Feb 6, 2020 - Science

OneWeb launches batch of internet-beaming satellites to orbit

Miriam Kramer, author of Space

OneWeb's satellites ahead of launch. Photo:

OneWeb — a company hoping to bring broadband to millions of underserved users around the world — launched 34 of its internet-beaming satellites to orbit on Thursday.

Why it matters: A number of companies, including SpaceX and Amazon, are also planning to launch their own broadband constellations, making this a growing but competitive part of the space industry.

Details: This launch marks the beginning of a series of launches this year designed to build out OneWeb's satellite constellation.

  • The company plans to provide partial coverage by the end of the year with full global services starting in 2021.
  • In total, the company plans to have 648 satellites as part of the initial constellation.
  • OneWeb launched six satellites to orbit last year.

Between the lines: OneWeb is also focused on making sure that it's a responsible user of space.

  • The company is planning to affix its satellite with grappling technology that will allow a satellite servicing craft to either deorbit or help fix any spacecraft that is no longer functional in orbit, preventing it from becoming space junk that might threaten other spacecraft.

The intrigue: It's still not clear exactly how much of a market there will be for these kinds of space-based internet services.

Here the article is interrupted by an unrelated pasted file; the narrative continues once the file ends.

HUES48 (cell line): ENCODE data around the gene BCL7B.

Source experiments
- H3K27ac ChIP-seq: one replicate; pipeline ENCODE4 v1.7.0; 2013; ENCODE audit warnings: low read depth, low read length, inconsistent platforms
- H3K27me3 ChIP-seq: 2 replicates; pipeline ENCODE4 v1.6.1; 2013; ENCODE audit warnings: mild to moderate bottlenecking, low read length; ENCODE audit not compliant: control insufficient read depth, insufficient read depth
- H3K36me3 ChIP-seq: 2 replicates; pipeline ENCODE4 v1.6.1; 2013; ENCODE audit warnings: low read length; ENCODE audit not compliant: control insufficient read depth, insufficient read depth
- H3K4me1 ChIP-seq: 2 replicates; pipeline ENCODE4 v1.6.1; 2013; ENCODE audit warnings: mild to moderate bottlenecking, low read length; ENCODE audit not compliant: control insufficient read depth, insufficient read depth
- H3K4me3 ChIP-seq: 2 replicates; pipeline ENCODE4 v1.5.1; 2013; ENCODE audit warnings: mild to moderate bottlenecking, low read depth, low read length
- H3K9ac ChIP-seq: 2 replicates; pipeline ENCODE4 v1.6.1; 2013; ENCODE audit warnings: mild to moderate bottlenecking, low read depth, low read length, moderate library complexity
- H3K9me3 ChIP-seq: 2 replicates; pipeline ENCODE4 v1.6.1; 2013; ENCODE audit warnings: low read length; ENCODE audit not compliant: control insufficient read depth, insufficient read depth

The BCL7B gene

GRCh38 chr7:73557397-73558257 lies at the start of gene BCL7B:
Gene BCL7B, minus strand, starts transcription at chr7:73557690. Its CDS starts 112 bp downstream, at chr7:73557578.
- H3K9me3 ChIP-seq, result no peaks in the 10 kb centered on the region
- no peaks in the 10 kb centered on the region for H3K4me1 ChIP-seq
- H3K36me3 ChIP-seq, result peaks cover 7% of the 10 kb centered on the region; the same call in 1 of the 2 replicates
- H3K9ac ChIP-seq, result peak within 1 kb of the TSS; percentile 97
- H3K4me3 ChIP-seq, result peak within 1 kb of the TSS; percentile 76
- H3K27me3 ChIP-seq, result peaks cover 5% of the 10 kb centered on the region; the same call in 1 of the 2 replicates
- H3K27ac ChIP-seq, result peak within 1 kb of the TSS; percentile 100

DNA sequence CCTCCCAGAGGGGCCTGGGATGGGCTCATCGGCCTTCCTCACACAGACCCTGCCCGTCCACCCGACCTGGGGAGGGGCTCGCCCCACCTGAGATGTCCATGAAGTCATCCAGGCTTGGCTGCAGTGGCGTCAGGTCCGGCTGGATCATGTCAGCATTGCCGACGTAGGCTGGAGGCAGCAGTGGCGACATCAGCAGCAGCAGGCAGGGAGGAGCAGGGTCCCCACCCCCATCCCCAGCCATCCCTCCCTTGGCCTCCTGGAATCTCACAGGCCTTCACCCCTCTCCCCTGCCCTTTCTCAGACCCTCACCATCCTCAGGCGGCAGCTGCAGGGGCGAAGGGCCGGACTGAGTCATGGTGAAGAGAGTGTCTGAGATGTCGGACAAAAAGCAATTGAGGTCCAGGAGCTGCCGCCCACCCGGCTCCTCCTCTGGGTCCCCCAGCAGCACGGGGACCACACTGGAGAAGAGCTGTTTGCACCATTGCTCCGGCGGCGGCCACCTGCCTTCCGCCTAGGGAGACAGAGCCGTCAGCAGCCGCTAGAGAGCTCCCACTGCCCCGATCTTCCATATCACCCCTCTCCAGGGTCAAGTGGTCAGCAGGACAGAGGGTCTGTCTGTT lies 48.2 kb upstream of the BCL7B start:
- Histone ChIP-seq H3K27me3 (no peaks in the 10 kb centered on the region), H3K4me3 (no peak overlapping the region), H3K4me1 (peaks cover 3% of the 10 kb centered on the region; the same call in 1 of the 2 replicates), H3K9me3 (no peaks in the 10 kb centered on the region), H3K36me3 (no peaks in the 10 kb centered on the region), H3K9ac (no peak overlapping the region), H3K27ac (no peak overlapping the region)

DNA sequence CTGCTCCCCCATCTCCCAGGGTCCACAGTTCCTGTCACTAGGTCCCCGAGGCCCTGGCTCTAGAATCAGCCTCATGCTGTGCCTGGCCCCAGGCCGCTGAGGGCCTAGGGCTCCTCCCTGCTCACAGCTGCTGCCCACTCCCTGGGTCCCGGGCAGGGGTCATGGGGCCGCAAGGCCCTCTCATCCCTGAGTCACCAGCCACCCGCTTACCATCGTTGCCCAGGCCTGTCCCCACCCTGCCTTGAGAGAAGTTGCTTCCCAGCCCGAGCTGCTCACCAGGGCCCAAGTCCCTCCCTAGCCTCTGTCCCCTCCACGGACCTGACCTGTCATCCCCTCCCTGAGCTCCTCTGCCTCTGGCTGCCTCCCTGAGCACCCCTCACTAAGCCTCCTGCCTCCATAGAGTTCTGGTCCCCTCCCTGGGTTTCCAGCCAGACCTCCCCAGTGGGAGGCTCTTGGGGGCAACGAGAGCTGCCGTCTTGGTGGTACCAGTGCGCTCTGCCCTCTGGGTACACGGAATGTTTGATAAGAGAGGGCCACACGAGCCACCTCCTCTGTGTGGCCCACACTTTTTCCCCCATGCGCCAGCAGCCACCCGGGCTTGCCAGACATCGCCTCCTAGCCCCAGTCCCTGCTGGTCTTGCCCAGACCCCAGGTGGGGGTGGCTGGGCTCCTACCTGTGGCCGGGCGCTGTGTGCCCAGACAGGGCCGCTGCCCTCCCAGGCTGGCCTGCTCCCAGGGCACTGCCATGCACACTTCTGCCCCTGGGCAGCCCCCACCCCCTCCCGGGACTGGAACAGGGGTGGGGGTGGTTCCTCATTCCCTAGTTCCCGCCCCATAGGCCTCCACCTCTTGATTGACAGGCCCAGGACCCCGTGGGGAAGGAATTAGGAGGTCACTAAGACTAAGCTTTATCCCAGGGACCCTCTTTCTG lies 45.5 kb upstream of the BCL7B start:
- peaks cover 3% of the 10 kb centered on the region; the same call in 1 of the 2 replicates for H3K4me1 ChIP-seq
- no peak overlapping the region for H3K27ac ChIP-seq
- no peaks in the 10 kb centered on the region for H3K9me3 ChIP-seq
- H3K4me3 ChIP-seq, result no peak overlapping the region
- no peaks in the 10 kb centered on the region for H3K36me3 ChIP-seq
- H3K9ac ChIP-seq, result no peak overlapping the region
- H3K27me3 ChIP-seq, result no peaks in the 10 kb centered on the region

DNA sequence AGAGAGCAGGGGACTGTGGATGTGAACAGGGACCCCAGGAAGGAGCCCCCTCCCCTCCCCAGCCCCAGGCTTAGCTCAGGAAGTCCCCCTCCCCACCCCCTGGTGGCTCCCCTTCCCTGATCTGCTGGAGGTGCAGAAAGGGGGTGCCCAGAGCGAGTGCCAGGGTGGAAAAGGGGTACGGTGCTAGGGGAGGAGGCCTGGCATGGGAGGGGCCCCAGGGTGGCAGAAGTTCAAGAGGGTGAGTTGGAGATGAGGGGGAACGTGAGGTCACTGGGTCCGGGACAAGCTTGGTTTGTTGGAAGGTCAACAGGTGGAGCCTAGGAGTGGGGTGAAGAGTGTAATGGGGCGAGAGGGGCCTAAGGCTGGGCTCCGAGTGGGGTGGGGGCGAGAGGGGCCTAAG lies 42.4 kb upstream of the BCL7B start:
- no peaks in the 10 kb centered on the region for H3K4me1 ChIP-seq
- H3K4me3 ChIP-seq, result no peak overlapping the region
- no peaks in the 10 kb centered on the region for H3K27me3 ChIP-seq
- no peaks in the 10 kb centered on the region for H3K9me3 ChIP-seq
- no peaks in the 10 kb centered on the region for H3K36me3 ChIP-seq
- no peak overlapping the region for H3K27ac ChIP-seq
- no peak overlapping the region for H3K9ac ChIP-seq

• "We don't know how big the market is for consumer broadband, but it may not be much bigger than we have today," technology consultant Tim Farrar told Axios in November.
  • Astronomers are also worried about what these satellites will mean for the future of their profession, with thousands of internet-beaming spacecraft launching to orbit in the coming years that could streak through their images, obscuring faint objects in need of study like asteroids.

Go deeper

The latest: George Floyd protests nationwide

Police officers wearing riot gear push back demonstrators outside of the White House on Monday. Photo: Jose Luis Magana/AFP via Getty Images

Protests over the death of George Floyd and other police-related killings of black people continued for a seventh day across the U.S., with President Trump threatening on Monday to deploy the military if the unrest continues.

The latest: New York Attorney General Letitia James responded to Trump's comments by tweeting that he "is not a dictator & he doesn’t have the right to unilaterally deploy U.S. military across American states. We will guard the right to peaceful protest & will not hesitate to go to court to protect our constitutional rights during this time & well into the future."

2 hours ago - World

The world watches America burn

Newspaper front pages via the Newseum

The world is watching the grief and anger, violence and pain in America's streets.

The big picture: The U.S. accounts for nearly one-third of the world's deaths from COVID-19. The killing of a black man, George Floyd, by police has sparked days of protest and nights of chaos in America's major cities.

Trump walks to historic St. John's Church outside White House as protests rage

President Trump walked to the historic St. John’s Episcopal Church, located just steps away from the White House across Lafayette Park, on Monday night as protests linked to the murder of George Floyd raged across the capital and cities around the country.

What we're seeing: Military police and park rangers used physical force and tear gas on peaceful protestors to clear the area so that Trump could "pay respects" to the church that was damaged by a fire on Sunday.